my volunteer work as chair of Human Rights Watch and a member of the Board of the World Refugee and Migration Council, but also my work as President of the New School for Social Research and the MacArthur Foundation. MacArthur makes grants in 60 countries on projects related to conservation and the environment, women’s health, peace and security and human rights and international justice, a set of concerns that over laps with the subjects of your World Affairs series. During my time there, I became close to Kofi Annan and responded to his request to create a commission that developed the norm of The Responsibility to Protect. And I was happy to provide startup funds for the International Criminal Court before state party’s funding was sufficient. 

`Later, I had the honor of serving as President of The American Academy of Arts and Sciences. The Academy was founded in 1780 by John Adams, John Hancock, with George Washington and Thomas Jefferson as early members. 

The Academy’s mission, then as now, was to give good advice to the leaders of our country in building and preserving a strong democracy in pursuit of a more just and humane world at peace. During my time as President, we worked on issues central to the UN’s agenda, including the new nuclear age and gender equality. In our project on New Dilemmas in Ethics Technology and War, and later in our project on Civil Wars, Violence, and International Responses, we partnered with the UN Department of Peace Operations and the UN Department of Political and Peacebuilding Affairs. We also included UN representatives in early discussions about the need for an International Anti-Corruption Court. That is the topic I want to discuss with you today.

Festering at the root of many of the global challenges is the problem of grand corruption. We define grand corruption as the abuse of public office for personal gain by a nation’s leaders. We only need to read the newspaper to see its effects. The COVID-19 pandemic provides an object lesson of how corrupt leaders in many countries are able to enrich themselves by diverting public funds from supporting critical public goods and services, including healthcare, education, and infrastructure.

In his Our Common Agenda report submitted to the UN General Assembly in September 2021, Secretary General Antonio Guterres observed that “There is a growing disconnect between people and the institutions that serve them, with many feeling left behind and no longer confident that the system is working for them, an increase in social movements and protests and an ever deeper crisis of trust fomented by a loss of shared truth and understanding.”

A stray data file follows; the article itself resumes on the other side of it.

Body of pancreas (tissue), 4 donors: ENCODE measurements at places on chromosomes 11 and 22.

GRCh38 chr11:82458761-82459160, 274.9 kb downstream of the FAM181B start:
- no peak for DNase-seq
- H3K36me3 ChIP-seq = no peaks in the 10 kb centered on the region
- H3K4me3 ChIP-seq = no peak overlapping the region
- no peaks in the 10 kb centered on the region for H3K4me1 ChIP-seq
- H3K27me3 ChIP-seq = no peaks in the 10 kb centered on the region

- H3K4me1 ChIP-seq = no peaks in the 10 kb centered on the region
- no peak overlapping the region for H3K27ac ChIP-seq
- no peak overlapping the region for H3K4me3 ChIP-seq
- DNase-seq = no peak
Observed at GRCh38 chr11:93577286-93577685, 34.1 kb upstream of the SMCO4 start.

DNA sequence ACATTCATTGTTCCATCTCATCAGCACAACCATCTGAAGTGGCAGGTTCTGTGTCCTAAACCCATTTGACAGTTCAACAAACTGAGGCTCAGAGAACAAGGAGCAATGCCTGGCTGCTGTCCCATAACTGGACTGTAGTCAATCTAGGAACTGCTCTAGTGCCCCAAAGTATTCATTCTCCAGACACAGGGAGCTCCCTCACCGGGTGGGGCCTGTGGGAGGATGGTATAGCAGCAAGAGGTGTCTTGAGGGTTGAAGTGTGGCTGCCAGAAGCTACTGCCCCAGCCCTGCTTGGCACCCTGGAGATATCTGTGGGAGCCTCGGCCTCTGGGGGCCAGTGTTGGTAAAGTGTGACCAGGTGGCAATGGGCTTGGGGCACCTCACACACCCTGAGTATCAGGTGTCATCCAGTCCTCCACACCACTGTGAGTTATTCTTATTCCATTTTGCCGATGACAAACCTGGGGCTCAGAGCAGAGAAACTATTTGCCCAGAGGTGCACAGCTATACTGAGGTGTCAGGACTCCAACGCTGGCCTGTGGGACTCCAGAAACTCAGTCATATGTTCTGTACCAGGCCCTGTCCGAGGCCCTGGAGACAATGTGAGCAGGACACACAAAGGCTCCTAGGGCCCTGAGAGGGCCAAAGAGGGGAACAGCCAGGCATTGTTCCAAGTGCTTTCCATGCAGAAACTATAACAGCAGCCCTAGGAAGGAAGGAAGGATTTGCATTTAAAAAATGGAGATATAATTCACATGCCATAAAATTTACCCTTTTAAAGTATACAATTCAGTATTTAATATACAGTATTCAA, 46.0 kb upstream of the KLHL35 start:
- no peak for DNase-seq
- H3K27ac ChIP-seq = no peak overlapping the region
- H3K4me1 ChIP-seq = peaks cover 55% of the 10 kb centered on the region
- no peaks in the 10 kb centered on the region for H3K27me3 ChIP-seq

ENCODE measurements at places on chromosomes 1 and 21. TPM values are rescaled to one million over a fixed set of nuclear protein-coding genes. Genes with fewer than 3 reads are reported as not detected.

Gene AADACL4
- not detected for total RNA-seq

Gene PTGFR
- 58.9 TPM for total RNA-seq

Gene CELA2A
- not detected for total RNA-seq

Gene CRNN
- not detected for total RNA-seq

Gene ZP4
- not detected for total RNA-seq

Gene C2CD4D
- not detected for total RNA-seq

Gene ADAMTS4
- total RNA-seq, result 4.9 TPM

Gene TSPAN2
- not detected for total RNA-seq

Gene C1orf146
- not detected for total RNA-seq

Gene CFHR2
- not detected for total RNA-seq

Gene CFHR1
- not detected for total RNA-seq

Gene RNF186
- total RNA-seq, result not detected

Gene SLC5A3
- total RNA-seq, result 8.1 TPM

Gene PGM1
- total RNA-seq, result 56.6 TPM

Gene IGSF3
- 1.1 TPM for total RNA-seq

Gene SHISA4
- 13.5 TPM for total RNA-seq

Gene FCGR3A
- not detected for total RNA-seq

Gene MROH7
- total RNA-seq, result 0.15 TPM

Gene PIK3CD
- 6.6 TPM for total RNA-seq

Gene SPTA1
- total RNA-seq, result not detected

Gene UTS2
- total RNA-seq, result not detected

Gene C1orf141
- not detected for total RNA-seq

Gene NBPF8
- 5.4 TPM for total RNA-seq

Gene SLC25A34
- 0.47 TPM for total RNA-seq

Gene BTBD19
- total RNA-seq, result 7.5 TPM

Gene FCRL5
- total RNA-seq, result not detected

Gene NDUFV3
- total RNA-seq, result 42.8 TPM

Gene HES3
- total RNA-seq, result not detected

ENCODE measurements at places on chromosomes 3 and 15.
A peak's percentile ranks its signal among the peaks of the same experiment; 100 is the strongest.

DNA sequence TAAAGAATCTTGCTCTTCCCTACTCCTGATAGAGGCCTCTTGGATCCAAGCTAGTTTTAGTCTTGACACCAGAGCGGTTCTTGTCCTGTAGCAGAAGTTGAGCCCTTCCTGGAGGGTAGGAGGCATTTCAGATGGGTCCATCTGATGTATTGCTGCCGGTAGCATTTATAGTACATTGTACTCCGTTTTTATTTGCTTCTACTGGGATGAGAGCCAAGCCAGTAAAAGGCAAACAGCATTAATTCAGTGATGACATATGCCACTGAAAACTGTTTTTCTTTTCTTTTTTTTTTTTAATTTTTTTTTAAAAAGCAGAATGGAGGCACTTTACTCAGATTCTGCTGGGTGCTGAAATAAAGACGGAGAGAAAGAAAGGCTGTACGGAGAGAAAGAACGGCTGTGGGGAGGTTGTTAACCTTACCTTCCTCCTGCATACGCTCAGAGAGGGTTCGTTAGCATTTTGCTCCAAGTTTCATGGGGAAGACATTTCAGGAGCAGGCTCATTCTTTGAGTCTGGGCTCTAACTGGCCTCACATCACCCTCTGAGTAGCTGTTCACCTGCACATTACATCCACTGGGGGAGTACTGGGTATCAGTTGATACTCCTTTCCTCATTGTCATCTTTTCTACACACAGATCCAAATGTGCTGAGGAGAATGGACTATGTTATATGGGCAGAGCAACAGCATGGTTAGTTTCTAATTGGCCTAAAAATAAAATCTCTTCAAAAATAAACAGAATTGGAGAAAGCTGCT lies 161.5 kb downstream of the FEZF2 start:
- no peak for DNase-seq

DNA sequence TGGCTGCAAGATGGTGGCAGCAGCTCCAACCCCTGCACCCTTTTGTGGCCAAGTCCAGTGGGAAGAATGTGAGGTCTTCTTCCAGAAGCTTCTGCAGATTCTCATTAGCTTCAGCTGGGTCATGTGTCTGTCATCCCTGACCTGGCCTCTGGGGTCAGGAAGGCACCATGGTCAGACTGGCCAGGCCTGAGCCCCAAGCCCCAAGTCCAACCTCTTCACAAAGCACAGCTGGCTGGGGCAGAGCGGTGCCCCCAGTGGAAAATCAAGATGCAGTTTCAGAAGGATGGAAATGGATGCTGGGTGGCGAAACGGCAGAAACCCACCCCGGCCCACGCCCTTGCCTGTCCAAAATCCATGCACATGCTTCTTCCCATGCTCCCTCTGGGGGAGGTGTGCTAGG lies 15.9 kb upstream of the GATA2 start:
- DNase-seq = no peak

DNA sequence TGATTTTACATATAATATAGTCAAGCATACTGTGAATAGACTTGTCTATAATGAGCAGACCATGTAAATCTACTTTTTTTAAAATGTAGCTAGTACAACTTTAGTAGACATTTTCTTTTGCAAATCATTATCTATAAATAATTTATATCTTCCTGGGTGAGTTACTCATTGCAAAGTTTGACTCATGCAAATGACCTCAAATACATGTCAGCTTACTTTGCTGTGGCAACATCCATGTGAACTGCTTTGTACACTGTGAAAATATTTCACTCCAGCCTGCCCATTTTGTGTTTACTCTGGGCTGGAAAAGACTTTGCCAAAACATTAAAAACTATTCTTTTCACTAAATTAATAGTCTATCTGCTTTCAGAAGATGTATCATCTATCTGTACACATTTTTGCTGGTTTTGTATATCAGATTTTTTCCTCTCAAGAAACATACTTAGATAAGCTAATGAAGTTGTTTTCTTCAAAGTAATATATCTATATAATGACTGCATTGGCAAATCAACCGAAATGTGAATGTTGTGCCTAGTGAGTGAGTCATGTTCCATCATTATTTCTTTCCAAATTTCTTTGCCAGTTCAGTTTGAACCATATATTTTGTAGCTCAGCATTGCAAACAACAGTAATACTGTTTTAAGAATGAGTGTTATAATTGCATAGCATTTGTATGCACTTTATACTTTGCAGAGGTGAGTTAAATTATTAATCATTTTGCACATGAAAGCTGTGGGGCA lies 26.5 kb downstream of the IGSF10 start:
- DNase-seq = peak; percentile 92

Around the world, corrupt high-level public officials, known as kleptocrats, and their co-conspirators have drawn public ire. Several corrupt governments have collapsed. But in other countries such as Venezuela and Lebanon, mass protests against corrupt regimes have been quelled by state violence, and the brutality of kleptocratic rulers has triggered mass exodus, exacerbating an already serious refugee crisis.

In too many countries, kleptocrats are able to use their influence in a variety of ways to suppress police investigations and the prosecution of anti-corruption cases. In some countries kleptocrats even control the judiciary and operate with impunity. 

It is no wonder that Secretary General Guterres has identified the erosion of public trust as a core issue that needs to be addressed to facilitate efforts to tackle the increasingly complex and interconnected problems facing the international community.

In the Our Common Agenda report, he says that “We will examine how our rule of law assistance can support States, communities and people in rebuilding their social contract as a foundation for sustaining peace. In this vein, it will also be important to accelerate action to tackle corruption, in line with the United Nations Convention against Corruption.”